The Greeks used an evocative word to describe tumors, onkos, meaning "mass" or "burden." The word was more prescient than they might have imagined. Cancer is indeed the load built into our genome, the leaden counterweight to our aspirations for immortality. But if one looks back even further behind the Greek to the ancestral Indo-European language, the etymology of the word onkos changes. Onkos arises from the ancient word nek. And nek, unlike the static onkos, is the active form of the word load. It means to carry, to move the burden from one place to the next, to bear something across a long distance and bring it to a new place. It is an image that captures not just the cancer cell's capacity to travel — metastasis — but also Atossa's journey, the long arc of scientific discovery — and embedded in that journey, the animus, so inextricably human, to outwit, to outlive and survive.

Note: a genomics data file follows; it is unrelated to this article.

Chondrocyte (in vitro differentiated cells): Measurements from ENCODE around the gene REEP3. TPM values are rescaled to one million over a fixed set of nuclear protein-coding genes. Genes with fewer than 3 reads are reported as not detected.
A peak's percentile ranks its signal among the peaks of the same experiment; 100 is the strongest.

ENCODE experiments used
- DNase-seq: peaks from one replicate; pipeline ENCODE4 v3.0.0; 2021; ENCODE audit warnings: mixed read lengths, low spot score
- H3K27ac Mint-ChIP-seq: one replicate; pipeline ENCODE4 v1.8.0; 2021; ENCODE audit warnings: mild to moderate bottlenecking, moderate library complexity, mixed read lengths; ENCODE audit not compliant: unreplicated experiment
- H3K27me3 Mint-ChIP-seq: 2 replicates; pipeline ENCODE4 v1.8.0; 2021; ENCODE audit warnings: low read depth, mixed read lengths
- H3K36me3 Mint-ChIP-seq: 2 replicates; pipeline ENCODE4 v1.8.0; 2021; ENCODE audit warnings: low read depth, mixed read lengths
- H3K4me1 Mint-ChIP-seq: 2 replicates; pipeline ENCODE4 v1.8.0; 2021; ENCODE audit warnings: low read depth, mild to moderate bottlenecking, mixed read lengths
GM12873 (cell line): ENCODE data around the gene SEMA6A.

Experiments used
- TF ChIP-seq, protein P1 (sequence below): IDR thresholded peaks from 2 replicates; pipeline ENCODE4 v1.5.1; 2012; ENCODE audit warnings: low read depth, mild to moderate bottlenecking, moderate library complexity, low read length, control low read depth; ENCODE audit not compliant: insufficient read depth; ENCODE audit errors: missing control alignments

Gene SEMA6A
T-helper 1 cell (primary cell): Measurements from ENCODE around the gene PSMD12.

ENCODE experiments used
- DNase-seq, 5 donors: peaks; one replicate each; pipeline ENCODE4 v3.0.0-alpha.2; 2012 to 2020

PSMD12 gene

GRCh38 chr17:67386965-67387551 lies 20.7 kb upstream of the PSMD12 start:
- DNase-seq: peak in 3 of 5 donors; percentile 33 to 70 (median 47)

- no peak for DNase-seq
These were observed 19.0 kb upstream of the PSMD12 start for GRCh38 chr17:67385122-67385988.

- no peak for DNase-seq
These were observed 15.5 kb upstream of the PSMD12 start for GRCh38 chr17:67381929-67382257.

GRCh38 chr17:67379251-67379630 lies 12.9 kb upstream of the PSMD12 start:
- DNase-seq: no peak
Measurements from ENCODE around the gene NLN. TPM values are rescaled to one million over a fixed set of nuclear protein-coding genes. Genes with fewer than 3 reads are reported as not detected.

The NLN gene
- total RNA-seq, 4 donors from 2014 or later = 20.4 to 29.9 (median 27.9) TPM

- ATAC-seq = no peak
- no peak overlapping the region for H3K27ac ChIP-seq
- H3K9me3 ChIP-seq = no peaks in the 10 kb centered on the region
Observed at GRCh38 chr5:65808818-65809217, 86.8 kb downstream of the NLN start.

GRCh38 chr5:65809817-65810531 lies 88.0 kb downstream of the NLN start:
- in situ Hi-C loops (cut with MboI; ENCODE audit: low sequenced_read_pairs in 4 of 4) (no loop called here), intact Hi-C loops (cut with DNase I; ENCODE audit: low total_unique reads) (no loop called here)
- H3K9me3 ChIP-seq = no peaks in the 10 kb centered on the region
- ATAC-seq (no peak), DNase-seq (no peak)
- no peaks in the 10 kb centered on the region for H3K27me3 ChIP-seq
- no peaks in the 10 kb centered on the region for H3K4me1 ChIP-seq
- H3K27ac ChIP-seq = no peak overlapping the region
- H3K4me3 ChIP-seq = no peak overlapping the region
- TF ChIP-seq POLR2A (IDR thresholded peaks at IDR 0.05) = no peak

From Emperor Of All Maladies Siddartha Mukerjee